My wife and I discussed cloth and disposable diapers before we had our first child. We were both intrigued by the idea of using cloth diapers for several reasons – possible cost savings, environment, better for child, convenience of not having to run to the store a couple times per week. Of course, we had our doubts as well. How much would they cost? Would they leak? How much of a pain would it be to do laundry? etc.
So we did what we do for any other major purchase/decision. We researched it and talked to people we knew who had used cloth diapers. Let me tell you the first thing we found out: The cloth diapers manufactured today are not the kind of cloth diapers that were available when we were raised! We were concerned about having to fold the diapers around a squirming baby and fastening them with pins (not a fun sounding proposition). But cloth diapers made now may have many features that weren’t around just a few decades ago, they may have liners, plastic coverings, Velcro or button fasteners or a host of other features. In short, we were intrigued.
Benefits of using cloth diapers
Cloth diapers have the obvious advantage of being reusable. That is a great benefit for the environment, and saves you the hassle of going to the store in the middle of the night (though it doesn’t save you from the hassle of washing them, but more on that later). Cloth diapers can also be better for the baby because some disposable diapers have plastics or other chemicals which can irritate a baby’s sensitive skin.
Durability of cloth diapers
Cloth diapers can be used dozens if not hundreds of times before they wear out. Our friends have used their set of cloth diapers through three children and they are still holding up fine. And durability leads directly to long term cost savings. Obviously using them for three children will more than cover the cost of the diapers, but they should pay for themselves relatively quickly even if you only have one child.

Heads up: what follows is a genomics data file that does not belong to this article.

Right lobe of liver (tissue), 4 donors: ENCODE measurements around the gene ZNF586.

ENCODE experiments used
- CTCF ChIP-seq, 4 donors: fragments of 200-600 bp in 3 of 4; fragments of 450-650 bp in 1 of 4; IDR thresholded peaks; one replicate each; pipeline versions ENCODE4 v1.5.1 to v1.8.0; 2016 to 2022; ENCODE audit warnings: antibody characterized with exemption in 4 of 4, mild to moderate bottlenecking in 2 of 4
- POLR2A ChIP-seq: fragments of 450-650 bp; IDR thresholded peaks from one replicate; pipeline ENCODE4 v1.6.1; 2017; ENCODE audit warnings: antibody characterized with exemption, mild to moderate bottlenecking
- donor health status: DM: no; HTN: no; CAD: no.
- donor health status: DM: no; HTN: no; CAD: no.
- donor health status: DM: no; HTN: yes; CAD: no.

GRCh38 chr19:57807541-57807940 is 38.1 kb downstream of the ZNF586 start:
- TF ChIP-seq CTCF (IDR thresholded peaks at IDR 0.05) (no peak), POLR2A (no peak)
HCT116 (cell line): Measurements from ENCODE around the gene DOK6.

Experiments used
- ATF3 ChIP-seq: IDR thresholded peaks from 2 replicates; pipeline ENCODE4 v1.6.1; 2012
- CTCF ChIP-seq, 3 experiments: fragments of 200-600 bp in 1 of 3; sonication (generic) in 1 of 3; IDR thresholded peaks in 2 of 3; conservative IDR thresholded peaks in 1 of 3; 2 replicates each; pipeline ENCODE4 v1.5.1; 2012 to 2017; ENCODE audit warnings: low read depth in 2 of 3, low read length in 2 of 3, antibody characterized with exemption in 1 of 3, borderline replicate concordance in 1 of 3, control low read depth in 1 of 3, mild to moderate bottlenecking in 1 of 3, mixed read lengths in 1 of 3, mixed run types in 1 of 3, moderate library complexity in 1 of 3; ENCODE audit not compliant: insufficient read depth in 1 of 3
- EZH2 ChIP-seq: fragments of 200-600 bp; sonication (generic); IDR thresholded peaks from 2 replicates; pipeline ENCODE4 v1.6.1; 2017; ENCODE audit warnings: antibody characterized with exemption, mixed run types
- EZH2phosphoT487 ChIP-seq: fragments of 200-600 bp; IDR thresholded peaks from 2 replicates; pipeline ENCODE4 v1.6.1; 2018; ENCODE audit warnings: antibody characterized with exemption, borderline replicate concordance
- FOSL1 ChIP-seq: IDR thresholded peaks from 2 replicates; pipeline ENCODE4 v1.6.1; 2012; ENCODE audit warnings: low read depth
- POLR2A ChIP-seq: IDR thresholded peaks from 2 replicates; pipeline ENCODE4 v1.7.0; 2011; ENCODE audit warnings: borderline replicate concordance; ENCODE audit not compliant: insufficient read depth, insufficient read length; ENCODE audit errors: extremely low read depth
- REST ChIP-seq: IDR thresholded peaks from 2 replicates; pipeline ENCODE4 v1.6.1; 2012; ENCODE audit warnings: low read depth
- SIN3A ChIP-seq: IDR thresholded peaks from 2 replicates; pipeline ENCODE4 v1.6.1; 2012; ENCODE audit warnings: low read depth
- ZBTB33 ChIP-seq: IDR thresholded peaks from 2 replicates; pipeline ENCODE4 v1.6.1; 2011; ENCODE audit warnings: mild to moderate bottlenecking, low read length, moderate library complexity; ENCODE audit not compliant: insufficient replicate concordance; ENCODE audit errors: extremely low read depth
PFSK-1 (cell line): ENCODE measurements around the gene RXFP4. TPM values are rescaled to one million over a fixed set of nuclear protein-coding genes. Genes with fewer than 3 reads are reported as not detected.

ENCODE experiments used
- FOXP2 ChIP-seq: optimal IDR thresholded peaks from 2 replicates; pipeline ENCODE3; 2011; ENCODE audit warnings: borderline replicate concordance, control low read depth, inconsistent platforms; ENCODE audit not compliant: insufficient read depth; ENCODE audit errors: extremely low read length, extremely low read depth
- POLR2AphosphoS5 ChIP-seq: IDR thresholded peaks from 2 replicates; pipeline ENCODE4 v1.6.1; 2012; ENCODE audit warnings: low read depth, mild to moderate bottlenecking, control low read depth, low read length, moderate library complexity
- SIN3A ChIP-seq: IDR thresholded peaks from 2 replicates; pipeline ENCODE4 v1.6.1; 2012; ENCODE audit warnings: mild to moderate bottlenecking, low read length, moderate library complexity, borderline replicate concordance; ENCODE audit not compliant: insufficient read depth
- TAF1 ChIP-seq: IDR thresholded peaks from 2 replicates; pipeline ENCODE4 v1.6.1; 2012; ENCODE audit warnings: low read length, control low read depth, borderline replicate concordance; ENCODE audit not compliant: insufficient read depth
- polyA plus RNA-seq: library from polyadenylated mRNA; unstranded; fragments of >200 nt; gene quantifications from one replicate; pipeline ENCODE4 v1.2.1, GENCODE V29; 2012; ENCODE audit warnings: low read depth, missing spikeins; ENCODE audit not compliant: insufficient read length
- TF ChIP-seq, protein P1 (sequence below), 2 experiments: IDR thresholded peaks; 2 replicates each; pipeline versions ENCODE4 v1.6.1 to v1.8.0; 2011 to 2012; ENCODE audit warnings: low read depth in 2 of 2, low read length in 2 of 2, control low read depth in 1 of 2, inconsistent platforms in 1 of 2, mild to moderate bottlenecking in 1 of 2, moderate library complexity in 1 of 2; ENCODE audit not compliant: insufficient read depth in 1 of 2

How much do cloth diapers cost?
Prices for cloth diapers vary, from a couple dollars each, to more than $15 each. But the quality and features also vary. We currently use a one-size-fits-all model made by BumGenius, which run about $17 each at Amazon (though they can be found cheaper sometimes). We also tried a couple other brands but preferred the BumGenius brand (some companies will send you a free or discounted sample to try).
The beauty of cloth diapers is that while the upfront cost is much higher, the ongoing cost is much lower. Once you purchase them you are only paying for laundry detergent and the energy to wash/dry them. [Note: I’ve also known people who have passed along cloth diapers to other family members or bought/sold them on Craigslist, bot h of which could be a cheaper option if you are willing to do either].
The cost of disposable diapers
Contrast that to disposable diapers, which must be purchased for each use (raise your hand if you’ve ever used 3 diapers to complete one change because your baby decided changing time meant going time). Prices for disposable diapers also vary, ranging anywhere from roughly $.10 each to over $.25 each. Babies will use anywhere from 6-10 diapers per day, putting your average cost at roughly $.60-$2.50 per day, or about $20 to $75 per month (depending on brand and number of diapers used). Figure roughly 2 years or more of diapers and you are looking at $480 – $1800 literally thrown away.
Which is cheaper – cloth or disposable
Again, the upfront costs of cloth diapers are high enough to scare many people away.
$17 for a diaper?! Get out of here – I’ll buy a pack of 80 Huggies Ultra Elite Super Stopper Biodegradable disposables with a pretty print pattern, thank you very much.